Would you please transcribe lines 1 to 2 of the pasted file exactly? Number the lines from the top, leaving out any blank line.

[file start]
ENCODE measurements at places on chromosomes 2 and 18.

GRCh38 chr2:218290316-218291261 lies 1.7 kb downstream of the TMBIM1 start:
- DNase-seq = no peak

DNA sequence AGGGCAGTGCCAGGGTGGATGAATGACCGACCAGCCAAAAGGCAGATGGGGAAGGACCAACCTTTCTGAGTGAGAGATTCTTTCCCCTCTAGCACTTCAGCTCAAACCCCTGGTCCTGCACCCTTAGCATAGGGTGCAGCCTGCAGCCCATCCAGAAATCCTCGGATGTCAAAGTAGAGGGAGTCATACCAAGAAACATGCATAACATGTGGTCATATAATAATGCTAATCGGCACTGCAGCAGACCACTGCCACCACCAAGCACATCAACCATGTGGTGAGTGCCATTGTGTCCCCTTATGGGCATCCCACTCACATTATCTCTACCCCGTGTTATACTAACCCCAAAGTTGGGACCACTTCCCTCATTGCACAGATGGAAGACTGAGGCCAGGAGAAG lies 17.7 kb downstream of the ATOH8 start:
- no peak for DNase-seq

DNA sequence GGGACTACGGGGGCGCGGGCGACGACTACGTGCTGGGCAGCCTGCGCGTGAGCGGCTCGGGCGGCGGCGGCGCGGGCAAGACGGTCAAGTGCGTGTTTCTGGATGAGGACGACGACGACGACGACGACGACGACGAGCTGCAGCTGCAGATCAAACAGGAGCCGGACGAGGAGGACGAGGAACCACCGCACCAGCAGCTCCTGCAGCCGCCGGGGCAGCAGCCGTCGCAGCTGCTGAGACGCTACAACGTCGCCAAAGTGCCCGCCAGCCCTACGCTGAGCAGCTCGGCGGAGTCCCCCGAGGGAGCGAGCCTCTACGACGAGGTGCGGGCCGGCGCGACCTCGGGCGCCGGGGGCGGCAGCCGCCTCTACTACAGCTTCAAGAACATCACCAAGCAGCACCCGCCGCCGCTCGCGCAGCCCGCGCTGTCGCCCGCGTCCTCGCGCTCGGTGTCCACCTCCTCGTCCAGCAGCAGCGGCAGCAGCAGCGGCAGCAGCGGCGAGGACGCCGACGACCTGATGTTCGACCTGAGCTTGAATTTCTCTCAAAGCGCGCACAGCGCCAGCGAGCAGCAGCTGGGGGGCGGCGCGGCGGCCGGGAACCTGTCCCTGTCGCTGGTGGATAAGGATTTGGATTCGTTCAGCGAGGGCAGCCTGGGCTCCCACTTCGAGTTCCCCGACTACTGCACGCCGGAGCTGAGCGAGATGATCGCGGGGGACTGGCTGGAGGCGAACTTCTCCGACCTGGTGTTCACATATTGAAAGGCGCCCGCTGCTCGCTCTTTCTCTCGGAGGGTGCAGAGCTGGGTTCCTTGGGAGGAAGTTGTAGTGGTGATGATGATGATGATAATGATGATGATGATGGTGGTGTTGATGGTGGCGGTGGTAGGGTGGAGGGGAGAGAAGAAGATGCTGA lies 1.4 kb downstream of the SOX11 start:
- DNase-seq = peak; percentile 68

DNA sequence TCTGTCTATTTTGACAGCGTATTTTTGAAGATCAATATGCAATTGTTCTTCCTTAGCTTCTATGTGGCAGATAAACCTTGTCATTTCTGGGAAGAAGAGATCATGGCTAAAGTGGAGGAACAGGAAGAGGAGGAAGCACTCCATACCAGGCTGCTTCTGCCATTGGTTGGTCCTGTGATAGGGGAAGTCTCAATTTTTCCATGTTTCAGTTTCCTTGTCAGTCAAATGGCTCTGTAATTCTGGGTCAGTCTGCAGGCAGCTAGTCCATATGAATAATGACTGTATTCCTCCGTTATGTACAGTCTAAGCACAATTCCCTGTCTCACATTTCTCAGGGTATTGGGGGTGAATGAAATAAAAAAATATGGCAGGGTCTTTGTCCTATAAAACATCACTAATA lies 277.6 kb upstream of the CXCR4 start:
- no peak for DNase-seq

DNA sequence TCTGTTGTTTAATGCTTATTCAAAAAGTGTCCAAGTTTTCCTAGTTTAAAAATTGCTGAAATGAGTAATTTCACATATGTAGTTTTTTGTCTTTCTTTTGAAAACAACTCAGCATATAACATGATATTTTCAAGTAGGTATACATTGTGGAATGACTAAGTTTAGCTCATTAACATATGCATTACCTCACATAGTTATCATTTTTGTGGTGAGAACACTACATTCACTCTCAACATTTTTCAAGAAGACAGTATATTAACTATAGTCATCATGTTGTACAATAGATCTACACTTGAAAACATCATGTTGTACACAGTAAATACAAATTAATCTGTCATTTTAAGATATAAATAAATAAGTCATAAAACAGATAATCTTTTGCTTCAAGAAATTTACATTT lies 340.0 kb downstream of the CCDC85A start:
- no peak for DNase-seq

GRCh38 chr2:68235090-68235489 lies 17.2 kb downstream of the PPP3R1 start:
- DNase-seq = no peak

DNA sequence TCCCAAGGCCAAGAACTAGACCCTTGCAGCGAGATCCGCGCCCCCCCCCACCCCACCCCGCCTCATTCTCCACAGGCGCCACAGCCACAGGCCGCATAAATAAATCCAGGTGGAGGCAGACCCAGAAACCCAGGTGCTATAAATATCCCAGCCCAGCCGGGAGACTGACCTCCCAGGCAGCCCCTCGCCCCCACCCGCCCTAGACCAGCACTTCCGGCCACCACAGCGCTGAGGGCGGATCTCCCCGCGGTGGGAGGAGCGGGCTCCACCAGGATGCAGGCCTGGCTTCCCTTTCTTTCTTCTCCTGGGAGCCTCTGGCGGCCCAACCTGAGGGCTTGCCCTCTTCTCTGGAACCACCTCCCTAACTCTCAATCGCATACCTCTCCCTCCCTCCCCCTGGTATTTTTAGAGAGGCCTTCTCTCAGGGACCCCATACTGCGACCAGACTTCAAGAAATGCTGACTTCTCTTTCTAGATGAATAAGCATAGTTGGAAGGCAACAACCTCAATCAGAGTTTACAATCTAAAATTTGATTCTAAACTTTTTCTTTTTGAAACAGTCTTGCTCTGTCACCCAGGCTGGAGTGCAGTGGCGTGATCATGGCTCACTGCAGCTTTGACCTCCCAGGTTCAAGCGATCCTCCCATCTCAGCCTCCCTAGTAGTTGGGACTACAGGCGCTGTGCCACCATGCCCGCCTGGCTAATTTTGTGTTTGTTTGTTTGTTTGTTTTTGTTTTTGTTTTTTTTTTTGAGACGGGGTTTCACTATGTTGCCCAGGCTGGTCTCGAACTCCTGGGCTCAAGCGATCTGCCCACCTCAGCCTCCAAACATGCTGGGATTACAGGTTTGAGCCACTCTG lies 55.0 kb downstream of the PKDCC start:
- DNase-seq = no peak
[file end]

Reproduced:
ENCODE measurements at places on chromosomes 2 and 18.

GRCh38 chr2:218290316-218291261 lies 1.7 kb downstream of the TMBIM1 start: